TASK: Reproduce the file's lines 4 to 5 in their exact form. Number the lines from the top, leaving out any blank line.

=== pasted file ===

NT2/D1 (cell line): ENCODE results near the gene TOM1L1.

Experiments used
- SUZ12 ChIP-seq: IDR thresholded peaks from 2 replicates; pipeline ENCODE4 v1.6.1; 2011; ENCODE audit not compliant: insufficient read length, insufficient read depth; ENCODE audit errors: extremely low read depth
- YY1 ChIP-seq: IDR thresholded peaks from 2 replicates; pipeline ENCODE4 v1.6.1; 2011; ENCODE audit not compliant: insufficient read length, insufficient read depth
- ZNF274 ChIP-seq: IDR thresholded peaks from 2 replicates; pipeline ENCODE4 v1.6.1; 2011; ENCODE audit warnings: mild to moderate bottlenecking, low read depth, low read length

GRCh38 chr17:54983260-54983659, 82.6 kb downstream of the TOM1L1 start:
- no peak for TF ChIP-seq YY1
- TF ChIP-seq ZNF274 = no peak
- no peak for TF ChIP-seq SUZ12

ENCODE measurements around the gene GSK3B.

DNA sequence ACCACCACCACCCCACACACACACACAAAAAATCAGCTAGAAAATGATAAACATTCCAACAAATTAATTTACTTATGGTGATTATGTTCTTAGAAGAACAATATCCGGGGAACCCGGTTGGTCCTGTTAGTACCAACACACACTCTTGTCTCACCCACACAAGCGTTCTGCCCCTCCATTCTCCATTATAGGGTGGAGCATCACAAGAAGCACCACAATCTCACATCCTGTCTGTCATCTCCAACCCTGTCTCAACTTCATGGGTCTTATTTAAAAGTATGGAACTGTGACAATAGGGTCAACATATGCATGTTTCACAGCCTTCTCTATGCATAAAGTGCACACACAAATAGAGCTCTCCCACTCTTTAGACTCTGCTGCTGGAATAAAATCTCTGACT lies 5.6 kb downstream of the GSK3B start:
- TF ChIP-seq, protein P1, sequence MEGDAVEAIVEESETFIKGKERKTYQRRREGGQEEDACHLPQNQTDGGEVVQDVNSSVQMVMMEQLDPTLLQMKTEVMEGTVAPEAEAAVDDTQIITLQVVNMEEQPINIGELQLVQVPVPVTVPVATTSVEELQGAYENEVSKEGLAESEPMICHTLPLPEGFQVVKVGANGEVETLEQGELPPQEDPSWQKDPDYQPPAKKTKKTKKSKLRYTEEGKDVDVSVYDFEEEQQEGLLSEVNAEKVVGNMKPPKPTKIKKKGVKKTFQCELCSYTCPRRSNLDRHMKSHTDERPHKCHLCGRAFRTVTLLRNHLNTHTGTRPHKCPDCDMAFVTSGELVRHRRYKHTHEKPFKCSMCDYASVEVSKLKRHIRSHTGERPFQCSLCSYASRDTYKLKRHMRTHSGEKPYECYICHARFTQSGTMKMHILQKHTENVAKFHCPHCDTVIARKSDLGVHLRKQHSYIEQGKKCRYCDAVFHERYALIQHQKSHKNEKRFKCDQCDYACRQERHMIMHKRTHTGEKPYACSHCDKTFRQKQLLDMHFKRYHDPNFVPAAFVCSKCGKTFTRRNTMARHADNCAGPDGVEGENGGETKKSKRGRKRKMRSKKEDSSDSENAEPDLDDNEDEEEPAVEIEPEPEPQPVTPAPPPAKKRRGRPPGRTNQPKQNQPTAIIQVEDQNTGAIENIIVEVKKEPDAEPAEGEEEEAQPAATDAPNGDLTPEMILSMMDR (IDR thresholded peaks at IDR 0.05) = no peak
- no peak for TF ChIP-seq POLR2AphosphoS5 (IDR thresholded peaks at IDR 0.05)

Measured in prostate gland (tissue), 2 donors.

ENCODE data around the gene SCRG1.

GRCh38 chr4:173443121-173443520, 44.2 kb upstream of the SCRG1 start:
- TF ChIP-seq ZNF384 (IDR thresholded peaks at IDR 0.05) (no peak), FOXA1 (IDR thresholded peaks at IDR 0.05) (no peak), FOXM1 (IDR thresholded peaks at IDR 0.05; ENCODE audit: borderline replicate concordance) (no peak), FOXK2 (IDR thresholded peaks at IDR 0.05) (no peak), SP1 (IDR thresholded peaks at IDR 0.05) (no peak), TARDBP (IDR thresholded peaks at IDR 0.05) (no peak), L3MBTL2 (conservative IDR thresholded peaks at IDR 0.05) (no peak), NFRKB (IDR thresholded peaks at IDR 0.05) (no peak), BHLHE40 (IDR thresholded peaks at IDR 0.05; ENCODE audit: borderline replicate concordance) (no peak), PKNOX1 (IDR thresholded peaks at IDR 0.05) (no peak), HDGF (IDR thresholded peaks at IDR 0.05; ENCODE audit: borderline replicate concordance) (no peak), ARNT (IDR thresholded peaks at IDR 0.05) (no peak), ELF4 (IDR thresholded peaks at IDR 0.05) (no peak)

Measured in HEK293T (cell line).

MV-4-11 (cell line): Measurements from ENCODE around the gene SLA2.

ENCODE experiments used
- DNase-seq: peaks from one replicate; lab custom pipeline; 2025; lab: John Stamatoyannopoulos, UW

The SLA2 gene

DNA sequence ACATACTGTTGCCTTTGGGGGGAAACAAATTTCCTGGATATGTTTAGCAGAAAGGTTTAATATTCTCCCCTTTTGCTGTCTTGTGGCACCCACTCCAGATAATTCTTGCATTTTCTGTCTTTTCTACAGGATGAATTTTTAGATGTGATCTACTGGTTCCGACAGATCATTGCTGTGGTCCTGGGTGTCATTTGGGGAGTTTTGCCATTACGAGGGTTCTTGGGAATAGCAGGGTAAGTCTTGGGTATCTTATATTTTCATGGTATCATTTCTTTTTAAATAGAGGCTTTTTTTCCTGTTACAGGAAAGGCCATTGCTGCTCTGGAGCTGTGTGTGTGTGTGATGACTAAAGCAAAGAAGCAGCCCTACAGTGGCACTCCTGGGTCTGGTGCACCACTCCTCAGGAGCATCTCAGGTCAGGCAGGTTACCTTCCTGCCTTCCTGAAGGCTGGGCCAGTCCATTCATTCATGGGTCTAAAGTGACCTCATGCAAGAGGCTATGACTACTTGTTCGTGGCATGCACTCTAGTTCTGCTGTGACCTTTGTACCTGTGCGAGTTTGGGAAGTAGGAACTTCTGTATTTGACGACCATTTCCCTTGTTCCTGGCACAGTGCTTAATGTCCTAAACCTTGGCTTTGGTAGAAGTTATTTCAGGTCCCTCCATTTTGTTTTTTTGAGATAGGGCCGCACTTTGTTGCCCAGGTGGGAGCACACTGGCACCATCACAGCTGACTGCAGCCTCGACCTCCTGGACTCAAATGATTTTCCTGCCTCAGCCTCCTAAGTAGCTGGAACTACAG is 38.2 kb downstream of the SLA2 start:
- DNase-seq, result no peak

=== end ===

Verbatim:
- YY1 ChIP-seq: IDR thresholded peaks from 2 replicates; pipeline ENCODE4 v1.6.1; 2011; ENCODE audit not compliant: insufficient read length, insufficient read depth
- ZNF274 ChIP-seq: IDR thresholded peaks from 2 replicates; pipeline ENCODE4 v1.6.1; 2011; ENCODE audit warnings: mild to moderate bottlenecking, low read depth, low read length